**Mass in special relativity**

The term mass in special relativity usually refers to the rest mass of the object, which is the Newtonian mass as measured by an observer moving along with the object. The invariant mass is another name for the rest mass of single particles. The more general invariant mass (calculated with a more complicated formula) loosely corresponds to the "rest mass" of a "system." Thus, invariant mass is a natural unit of mass used for systems which are being viewed from their center of momentum frame, as when any closed system (for example a bottle of hot gas) is weighed, which requires that the measurement be taken in the center of momentum frame where the system has no net momentum. Under such circumstances the invariant mass is equal to the relativistic mass (discussed below), which is the total energy of the system divided by c (the speed of light) squared. I like to share this Formula for Acceleration due to Gravity with you all through my article.

The concept of invariant mass does not require bound systems of particles, however. As such, it may also be applied to systems of unbound particles in high-speed relative motion. Because of this, it is often employed in particle physics for systems which consist of widely separated high-energy particles. If such systems were derived from a single particle, then the calculation of the invariant mass of such systems, which is a never-changing quantity, will provide the rest mass of the parent particle (because it is conserved over time).

Despite the convenience that the invariant mass is the same as the total energy of the system (divided by c2) in the center of momentum frame, the invariant mass of systems (like the rest mass of single particles) is also the same quantity in all inertial frames. Thus, it cannot be destroyed, and is conserved, so long as the system is closed. (In this case, "closure" implies that an idealized boundary is drawn around the system, and no mass/energy is allowed across it).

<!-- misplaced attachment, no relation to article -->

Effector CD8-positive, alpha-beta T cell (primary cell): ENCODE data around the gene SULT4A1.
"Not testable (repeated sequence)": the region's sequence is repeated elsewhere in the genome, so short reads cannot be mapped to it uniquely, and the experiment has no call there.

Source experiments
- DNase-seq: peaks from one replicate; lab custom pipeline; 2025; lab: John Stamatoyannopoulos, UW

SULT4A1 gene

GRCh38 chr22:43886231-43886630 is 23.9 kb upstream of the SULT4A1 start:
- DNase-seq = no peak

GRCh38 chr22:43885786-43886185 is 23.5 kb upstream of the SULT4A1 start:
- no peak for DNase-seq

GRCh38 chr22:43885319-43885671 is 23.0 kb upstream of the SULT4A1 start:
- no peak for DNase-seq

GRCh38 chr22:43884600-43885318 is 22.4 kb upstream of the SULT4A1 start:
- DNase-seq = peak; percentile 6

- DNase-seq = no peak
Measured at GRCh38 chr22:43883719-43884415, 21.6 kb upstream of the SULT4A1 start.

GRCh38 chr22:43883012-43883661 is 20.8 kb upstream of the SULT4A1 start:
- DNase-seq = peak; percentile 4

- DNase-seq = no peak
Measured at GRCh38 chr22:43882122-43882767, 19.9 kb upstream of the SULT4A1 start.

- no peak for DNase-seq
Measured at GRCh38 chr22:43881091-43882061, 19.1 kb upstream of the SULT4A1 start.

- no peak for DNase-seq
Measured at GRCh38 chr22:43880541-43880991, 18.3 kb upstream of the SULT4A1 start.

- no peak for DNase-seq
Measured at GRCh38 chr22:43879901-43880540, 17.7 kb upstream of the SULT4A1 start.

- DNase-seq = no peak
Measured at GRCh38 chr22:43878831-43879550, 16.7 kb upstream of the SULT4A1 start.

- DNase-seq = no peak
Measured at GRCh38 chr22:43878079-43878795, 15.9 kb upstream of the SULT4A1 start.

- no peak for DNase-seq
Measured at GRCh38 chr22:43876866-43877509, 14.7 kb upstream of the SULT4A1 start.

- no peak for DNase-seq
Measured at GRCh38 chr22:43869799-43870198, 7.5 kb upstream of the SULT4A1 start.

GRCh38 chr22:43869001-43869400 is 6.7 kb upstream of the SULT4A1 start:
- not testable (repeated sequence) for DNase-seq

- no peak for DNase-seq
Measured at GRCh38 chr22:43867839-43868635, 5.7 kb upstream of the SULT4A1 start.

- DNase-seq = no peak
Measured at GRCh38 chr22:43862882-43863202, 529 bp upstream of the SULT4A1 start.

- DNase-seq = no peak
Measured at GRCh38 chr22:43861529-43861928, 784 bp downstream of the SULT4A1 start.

The term relativistic mass is also sometimes used. This is the sum total quantity of energy in a body or system (divided by c2). As seen from the center of momentum frame, the relativistic mass is also the invariant mass, as discussed above (just as the relativistic energy of a single particle is the same as its rest energy, when seen from its rest frame). For other frames, the relativistic mass (of a body or system of bodies) includes a contribution from the "net" kinetic energy of the body (the kinetic energy of the center of mass of the body), and is larger the faster the body moves. Thus, unlike the invariant mass, the relativistic mass depends on the observer's frame of reference. However, for given single frames of reference and for closed systems, the relativistic mass is also a conserved quantity.Although some authors present relativistic mass as a fundamental concept of the theory, it has been argued that this is wrong as the fundamentals of the theory relate to space-time. There is disagreement over whether the concept is pedagogically useful. The notion of mass as a property of an object from Newtonian mechanics does not bear a precise relationship to the concept in relativity.

For a discussion of mass in general relativity, see mass in general relativity. For a general discussion including mass in Newtonian mechanics, see the article on mass.